The History of the Daily News

daily news

Whether you’re reading the latest headlines on a morning paper or catching up with the latest social media posts, daily news is an important source of information that will help keep you up-to-date with current events. Depending on what’s happening in the world around you, this may include issues of high significance such as war, climate change and national elections, or topics that are arguably more trivial, including political sex scandals, celebrity gossip and debates on minor issues.

While the Internet has helped many newspapers thrive, it’s not been without its impact, as digital subscriptions and online competition have eaten into traditional print sales. As a result, market penetration for printed newspapers has dropped significantly in recent years. In the early 20th century, a newspaper’s national market penetration averaged 123 percent, meaning that almost every household received a copy of the daily news. As other forms of media began to emerge, however, this figure began to decline.

The Daily News first launched in 1919 as the Illustrated Daily News, founded by Joseph Medill Patterson and owned by the Tribune Company of Chicago. The Daily News was the United States’ first successful tabloid, attracting readers with sensational coverage of crime and scandal, lurid photographs, and cartoons. By the mid-1930s, when circulation reached 2.4 million, the News was one of the most read publications in the country.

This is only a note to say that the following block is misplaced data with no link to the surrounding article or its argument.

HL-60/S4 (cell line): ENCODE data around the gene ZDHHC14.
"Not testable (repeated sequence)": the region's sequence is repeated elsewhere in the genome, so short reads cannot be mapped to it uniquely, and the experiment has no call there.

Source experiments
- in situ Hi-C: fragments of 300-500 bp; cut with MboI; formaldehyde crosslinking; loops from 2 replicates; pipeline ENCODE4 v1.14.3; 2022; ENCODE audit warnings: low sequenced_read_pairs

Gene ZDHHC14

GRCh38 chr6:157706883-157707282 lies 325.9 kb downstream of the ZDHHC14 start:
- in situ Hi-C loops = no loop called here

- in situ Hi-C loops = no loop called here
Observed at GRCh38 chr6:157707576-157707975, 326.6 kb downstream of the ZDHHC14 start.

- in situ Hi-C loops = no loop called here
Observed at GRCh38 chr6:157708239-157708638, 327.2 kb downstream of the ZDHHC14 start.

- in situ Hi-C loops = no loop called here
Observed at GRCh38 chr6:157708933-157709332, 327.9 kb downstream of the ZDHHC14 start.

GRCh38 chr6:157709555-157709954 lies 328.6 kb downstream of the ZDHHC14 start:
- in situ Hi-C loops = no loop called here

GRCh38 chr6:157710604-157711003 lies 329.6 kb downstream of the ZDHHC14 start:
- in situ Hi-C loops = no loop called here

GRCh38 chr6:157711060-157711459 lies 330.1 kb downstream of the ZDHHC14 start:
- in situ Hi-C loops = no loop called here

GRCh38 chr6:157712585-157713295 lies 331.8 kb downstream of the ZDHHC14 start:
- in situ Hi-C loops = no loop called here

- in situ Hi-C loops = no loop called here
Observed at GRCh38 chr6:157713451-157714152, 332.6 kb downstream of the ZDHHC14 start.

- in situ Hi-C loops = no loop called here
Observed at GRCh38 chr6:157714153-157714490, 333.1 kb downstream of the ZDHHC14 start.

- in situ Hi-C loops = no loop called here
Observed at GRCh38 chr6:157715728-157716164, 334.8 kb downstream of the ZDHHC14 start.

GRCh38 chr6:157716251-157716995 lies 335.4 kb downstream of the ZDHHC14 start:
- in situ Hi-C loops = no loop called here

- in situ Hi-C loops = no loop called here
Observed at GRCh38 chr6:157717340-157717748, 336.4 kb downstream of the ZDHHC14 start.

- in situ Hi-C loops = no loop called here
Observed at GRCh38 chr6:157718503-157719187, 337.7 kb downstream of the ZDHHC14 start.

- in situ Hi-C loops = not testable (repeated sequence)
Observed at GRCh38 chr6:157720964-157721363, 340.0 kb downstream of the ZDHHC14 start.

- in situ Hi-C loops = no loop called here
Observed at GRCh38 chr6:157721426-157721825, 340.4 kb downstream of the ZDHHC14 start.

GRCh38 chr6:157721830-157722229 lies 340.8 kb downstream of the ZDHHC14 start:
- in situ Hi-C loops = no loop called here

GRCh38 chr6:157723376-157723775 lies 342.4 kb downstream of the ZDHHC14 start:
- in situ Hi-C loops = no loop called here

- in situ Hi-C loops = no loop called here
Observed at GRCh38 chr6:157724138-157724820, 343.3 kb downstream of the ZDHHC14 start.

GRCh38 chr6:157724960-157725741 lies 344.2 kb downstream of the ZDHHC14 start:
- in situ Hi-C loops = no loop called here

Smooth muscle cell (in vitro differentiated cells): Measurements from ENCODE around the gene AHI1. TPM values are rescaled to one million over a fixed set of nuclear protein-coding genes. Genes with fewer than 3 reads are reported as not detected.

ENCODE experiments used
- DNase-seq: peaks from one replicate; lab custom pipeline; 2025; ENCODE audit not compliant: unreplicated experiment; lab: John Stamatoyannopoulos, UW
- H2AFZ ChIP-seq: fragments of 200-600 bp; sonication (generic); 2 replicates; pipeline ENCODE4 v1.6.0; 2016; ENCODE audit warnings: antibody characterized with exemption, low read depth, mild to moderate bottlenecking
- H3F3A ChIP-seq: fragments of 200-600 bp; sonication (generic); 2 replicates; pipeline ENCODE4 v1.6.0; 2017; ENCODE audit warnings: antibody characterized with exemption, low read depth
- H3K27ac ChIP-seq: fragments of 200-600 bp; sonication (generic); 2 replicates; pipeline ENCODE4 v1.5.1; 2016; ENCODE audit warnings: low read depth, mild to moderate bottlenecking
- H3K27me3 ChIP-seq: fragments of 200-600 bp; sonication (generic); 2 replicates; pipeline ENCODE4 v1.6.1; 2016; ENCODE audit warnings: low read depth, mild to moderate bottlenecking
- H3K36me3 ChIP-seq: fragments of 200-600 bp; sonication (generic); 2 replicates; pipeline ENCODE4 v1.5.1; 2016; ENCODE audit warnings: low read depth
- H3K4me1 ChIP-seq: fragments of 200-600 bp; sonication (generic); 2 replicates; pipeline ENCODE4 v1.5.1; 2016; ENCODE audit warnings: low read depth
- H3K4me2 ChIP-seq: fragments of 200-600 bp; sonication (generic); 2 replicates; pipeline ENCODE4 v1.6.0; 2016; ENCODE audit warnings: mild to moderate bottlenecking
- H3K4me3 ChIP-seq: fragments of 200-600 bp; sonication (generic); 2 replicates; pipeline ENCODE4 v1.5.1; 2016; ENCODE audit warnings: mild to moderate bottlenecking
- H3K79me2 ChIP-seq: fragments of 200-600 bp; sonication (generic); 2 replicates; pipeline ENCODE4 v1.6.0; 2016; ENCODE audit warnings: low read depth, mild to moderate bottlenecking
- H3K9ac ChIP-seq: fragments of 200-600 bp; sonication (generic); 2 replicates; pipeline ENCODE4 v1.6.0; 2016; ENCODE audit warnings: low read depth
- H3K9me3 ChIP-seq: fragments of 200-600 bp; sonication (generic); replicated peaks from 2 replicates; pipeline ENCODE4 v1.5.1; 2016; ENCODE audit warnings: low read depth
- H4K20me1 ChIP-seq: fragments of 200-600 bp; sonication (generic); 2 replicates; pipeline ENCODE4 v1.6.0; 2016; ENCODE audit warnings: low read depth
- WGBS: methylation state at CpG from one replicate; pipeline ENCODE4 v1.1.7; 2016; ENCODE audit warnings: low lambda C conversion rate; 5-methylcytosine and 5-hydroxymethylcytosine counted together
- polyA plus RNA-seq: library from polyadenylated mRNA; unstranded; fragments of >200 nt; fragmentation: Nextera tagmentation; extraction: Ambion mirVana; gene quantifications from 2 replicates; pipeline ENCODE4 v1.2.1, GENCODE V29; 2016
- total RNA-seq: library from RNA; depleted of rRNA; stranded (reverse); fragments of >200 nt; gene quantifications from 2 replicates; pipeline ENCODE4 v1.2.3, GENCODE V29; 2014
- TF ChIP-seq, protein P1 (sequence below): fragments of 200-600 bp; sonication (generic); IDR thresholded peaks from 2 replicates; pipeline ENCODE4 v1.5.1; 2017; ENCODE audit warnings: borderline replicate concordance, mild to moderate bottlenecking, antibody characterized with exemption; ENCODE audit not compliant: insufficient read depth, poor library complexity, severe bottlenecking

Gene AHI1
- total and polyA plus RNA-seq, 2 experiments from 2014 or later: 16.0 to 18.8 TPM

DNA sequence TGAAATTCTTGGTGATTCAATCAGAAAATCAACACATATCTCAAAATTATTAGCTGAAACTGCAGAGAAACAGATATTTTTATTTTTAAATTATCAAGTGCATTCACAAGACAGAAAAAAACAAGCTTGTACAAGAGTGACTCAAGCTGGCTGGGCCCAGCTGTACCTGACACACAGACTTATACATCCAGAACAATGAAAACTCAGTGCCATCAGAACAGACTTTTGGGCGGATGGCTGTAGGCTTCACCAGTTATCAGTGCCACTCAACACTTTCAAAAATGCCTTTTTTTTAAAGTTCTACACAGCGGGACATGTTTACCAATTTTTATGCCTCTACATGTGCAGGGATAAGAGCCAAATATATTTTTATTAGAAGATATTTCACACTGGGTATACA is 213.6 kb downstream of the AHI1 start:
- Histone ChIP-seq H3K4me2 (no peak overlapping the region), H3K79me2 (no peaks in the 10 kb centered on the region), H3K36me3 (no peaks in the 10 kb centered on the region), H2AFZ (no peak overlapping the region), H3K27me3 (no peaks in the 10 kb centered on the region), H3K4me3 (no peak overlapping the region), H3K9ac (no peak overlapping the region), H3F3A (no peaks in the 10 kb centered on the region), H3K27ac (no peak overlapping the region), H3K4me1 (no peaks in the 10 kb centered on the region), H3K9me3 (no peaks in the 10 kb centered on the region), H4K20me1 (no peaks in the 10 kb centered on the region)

In 1948, the News created WPIX-TV, which still operates from the 220 East 42nd Street building designed by Raymond Hood and John Mead Howells (it also served as the model for the Daily Planet building in the Superman films). The New York City landmark also houses a large collection of meteorological instruments, giving it the nickname “The Weather Building.”

As the News struggled to compete with television, radio and other media outlets, its owner, Col. Arthur Maxwell, became increasingly corrupt and crooked. He was found guilty of illegally diverting pension funds to his private business interests and was convicted on several counts of swindling. Maxwell’s empire collapsed and the Daily News faced financial ruin.

Despite its fading popularity, the Daily News was able to find some success in the post-World War II era. In the 1960s, it introduced color printing and shifted to a more serious tone in an attempt to boost readership. Its efforts paid off, as the News was able to increase its circulation by more than 100 percent over the course of a decade.

In 2017, the Daily News suffered a major setback when its circulation dipped below half a million for the first time in history. The following year, it was sold to Tronc for just a single dollar. Tronc promptly went on a firing spree and cut the Daily News’ editorial staff by nearly two-thirds.

As a leading provider of daily news delivery services in the greater New York City area, Mitchell’sNY is proud to provide a wide range of local and national papers, delivered fresh off the presses every day. We offer convenient, timely deliveries to homes and businesses throughout the five boroughs and surrounding areas.